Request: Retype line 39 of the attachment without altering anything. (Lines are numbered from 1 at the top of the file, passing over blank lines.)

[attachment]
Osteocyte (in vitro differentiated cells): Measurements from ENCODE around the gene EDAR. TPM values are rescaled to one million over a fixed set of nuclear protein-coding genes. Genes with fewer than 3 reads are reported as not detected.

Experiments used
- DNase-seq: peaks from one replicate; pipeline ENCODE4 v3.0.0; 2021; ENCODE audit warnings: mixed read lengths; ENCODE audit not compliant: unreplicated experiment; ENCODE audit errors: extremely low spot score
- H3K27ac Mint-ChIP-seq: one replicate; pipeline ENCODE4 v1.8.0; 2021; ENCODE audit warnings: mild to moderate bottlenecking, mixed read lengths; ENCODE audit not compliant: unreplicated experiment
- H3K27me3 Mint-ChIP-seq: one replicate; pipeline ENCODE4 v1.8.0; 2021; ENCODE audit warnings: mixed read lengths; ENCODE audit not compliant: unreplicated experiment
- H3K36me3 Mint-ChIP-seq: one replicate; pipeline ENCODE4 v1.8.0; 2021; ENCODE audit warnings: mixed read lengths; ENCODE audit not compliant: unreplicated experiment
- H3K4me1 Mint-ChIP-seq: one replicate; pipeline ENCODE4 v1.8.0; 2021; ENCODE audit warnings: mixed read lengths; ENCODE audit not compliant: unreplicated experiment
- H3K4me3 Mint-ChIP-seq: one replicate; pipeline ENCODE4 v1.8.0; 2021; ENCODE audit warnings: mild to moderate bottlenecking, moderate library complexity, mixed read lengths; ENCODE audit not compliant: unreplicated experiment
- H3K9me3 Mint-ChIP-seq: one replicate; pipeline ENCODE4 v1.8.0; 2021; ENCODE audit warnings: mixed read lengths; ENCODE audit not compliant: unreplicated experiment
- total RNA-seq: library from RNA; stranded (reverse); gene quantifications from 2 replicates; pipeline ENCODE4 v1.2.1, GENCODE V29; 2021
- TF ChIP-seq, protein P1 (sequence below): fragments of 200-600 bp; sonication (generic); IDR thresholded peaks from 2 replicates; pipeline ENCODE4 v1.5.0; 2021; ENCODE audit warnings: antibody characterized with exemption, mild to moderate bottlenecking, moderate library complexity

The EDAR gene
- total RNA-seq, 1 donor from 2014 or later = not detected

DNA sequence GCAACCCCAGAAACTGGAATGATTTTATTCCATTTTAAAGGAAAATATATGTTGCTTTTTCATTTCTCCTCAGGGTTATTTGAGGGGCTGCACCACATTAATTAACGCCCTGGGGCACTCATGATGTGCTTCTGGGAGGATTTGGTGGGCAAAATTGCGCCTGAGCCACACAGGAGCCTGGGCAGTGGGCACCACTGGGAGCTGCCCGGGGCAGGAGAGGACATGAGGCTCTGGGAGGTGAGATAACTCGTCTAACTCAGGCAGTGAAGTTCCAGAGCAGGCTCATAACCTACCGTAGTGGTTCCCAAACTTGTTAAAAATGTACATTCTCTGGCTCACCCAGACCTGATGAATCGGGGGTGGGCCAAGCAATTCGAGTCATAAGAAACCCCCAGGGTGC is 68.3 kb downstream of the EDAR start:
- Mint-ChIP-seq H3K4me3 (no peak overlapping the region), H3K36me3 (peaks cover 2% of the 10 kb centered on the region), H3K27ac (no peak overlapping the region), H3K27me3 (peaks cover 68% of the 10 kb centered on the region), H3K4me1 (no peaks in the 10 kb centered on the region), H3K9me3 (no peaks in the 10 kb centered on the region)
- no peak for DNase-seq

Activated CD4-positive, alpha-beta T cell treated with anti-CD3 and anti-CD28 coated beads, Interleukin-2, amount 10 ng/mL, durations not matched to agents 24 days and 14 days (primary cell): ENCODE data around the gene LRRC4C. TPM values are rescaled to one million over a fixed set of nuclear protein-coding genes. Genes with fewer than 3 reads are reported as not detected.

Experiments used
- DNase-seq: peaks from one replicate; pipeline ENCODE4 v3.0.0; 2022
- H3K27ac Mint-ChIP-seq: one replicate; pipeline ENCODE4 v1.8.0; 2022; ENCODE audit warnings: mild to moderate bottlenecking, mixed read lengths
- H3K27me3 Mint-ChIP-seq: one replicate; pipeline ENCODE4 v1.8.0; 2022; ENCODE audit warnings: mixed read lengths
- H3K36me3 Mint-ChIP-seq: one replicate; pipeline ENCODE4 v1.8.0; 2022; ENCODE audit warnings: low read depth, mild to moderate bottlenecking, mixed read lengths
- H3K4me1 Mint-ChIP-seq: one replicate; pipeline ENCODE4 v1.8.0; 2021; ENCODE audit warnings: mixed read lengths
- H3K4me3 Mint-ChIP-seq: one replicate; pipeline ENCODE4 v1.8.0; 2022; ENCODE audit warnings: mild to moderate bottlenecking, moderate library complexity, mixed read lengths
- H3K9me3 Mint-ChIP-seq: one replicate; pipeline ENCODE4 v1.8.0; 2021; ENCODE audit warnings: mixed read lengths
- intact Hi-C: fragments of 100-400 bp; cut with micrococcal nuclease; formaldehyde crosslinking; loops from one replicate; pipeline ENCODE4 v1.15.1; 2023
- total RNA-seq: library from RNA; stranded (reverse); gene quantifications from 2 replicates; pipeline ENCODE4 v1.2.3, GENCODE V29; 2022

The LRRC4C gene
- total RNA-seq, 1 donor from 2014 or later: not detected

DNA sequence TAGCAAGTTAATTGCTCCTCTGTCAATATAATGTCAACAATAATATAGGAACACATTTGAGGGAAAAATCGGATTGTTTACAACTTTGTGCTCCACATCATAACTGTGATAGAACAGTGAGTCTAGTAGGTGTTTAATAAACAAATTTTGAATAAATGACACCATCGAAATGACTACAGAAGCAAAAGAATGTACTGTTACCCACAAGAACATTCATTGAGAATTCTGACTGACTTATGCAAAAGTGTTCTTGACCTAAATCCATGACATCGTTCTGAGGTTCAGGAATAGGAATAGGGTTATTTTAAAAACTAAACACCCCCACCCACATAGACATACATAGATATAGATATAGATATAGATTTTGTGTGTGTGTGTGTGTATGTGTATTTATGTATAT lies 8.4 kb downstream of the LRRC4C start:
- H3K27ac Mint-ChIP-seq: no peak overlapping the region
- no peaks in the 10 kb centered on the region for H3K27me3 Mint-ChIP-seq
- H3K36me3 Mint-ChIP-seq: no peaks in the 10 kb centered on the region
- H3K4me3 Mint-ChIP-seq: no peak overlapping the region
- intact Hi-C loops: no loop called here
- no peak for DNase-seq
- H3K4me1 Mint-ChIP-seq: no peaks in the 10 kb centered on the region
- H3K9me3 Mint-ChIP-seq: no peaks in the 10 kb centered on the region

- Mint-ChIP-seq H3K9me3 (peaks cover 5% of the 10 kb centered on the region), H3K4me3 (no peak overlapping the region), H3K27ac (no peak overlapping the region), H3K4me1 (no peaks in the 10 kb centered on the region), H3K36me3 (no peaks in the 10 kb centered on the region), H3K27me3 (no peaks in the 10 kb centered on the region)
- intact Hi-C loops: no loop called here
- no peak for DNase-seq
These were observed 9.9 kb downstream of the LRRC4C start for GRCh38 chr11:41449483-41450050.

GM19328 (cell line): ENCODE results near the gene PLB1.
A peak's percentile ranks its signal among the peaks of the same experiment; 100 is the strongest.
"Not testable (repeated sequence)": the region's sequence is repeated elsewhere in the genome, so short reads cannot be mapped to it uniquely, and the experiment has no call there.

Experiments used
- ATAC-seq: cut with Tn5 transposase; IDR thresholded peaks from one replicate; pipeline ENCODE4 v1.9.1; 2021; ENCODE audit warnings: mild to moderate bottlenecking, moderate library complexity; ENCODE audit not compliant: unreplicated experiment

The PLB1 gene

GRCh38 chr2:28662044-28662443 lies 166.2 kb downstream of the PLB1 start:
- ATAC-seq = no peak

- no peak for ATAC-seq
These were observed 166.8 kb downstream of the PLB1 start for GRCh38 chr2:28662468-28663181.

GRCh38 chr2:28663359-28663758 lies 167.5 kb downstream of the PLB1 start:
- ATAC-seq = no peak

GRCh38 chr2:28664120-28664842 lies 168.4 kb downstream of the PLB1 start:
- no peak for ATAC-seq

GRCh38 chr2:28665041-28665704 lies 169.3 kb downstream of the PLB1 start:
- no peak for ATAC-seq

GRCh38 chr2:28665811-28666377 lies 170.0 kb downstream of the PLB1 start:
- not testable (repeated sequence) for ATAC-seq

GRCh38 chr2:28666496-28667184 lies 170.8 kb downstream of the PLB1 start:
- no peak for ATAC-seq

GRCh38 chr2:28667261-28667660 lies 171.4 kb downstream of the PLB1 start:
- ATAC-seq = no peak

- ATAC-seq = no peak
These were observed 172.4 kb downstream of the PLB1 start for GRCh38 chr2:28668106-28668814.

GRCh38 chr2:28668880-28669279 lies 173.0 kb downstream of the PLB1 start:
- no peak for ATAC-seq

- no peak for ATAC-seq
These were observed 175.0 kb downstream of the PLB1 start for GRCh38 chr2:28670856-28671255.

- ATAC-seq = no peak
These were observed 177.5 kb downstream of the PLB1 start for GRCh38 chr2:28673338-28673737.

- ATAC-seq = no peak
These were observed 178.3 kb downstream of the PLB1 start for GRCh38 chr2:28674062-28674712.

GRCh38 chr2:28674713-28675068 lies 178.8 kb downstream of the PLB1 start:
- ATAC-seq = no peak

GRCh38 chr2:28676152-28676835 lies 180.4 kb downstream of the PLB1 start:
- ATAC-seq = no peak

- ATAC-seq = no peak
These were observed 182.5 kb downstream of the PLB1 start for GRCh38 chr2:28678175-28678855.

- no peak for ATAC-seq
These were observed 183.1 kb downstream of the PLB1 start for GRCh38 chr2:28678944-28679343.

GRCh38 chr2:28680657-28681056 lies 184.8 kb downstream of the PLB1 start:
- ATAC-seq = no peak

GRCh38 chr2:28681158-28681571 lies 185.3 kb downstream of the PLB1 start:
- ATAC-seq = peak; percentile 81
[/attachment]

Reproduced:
- Mint-ChIP-seq H3K9me3 (peaks cover 5% of the 10 kb centered on the region), H3K4me3 (no peak overlapping the region), H3K27ac (no peak overlapping the region), H3K4me1 (no peaks in the 10 kb centered on the region), H3K36me3 (no peaks in the 10 kb centered on the region), H3K27me3 (no peaks in the 10 kb centered on the region)